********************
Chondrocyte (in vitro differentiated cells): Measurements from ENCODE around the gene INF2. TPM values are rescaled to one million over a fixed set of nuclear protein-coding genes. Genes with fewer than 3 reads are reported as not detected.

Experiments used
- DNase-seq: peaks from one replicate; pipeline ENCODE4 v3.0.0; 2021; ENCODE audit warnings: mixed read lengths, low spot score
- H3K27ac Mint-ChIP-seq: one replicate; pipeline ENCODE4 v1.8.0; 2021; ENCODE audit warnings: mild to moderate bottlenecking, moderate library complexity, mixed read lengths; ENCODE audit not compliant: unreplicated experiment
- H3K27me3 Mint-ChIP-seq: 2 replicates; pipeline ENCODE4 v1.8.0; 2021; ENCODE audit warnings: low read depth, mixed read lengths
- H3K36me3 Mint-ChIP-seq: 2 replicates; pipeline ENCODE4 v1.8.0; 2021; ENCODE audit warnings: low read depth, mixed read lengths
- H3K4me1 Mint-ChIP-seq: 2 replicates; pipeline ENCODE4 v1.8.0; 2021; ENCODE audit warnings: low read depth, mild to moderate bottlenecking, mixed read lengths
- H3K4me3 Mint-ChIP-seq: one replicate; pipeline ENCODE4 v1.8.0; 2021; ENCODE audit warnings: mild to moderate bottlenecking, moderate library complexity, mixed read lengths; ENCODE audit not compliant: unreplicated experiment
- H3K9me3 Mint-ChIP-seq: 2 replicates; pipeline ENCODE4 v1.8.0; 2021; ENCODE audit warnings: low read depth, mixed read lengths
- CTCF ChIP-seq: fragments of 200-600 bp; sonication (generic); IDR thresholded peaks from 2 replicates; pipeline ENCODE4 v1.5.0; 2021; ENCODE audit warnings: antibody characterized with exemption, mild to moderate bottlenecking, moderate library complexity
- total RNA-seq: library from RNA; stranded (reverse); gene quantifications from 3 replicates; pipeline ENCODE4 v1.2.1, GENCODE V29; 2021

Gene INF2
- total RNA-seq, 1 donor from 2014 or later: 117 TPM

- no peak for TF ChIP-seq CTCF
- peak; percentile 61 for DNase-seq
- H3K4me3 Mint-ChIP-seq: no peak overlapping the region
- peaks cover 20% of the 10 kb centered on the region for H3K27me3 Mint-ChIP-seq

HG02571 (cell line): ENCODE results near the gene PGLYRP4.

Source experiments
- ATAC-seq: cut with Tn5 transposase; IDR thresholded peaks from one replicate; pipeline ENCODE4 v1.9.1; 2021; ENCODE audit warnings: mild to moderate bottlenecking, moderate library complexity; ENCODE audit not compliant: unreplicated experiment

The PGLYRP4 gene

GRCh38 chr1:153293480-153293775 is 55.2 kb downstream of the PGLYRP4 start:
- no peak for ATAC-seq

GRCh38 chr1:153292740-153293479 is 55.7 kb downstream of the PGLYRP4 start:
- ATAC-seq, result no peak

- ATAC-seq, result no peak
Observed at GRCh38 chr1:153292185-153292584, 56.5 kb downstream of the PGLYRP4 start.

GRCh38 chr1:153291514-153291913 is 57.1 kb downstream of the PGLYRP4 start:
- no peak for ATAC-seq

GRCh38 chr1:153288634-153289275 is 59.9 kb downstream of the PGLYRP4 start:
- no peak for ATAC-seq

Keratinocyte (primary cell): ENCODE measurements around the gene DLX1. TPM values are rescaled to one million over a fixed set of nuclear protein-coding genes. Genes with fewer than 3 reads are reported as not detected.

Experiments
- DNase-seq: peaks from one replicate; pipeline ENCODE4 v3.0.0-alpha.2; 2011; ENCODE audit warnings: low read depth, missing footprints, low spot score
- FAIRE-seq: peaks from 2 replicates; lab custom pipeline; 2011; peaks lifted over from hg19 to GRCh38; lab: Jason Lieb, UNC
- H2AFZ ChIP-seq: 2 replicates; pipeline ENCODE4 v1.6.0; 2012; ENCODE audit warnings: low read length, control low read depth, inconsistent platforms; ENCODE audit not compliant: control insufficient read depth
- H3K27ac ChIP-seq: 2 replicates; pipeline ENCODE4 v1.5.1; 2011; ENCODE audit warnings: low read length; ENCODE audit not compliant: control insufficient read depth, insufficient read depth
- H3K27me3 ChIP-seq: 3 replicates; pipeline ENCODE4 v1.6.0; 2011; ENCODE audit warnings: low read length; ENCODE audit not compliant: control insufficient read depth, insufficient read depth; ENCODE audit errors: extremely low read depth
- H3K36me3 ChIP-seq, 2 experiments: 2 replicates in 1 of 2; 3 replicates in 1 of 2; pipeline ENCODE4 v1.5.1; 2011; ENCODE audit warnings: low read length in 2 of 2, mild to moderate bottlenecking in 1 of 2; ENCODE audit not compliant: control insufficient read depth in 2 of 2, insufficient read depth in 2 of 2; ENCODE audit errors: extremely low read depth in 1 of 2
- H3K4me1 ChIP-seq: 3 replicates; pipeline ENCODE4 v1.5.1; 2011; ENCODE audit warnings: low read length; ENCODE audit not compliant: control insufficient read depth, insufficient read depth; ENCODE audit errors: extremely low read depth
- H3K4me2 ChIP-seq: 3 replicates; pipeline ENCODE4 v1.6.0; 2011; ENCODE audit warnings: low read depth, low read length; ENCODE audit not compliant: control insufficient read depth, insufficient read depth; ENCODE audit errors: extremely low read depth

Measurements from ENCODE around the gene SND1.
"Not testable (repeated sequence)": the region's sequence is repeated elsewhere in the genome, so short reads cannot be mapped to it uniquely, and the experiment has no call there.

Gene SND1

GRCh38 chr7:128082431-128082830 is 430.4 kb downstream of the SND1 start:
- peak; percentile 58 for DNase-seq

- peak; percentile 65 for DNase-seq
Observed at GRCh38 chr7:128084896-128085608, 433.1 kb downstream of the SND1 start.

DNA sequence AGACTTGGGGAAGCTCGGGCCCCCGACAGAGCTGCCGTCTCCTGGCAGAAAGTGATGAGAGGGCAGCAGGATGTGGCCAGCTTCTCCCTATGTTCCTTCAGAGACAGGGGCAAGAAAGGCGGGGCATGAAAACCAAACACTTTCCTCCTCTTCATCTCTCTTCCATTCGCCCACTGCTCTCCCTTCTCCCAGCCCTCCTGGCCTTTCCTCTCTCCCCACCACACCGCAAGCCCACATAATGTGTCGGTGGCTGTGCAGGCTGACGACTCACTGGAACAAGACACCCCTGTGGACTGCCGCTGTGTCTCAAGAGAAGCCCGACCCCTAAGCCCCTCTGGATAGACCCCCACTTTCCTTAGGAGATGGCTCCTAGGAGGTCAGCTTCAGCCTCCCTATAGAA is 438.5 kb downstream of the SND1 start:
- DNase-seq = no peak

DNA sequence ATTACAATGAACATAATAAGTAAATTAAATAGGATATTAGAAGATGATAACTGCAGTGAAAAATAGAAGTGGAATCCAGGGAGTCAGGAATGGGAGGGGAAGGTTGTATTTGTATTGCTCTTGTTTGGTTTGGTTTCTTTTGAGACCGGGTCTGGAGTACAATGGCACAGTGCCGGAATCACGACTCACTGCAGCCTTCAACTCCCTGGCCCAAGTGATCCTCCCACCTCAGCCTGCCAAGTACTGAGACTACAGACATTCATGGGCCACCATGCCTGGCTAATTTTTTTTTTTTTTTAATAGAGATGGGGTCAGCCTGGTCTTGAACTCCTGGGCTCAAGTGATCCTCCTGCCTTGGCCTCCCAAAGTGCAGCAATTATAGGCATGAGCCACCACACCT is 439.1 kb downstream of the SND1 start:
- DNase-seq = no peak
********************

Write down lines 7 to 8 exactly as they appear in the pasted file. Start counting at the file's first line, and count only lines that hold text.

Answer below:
- H3K4me1 Mint-ChIP-seq: 2 replicates; pipeline ENCODE4 v1.8.0; 2021; ENCODE audit warnings: low read depth, mild to moderate bottlenecking, mixed read lengths
- H3K4me3 Mint-ChIP-seq: one replicate; pipeline ENCODE4 v1.8.0; 2021; ENCODE audit warnings: mild to moderate bottlenecking, moderate library complexity, mixed read lengths; ENCODE audit not compliant: unreplicated experiment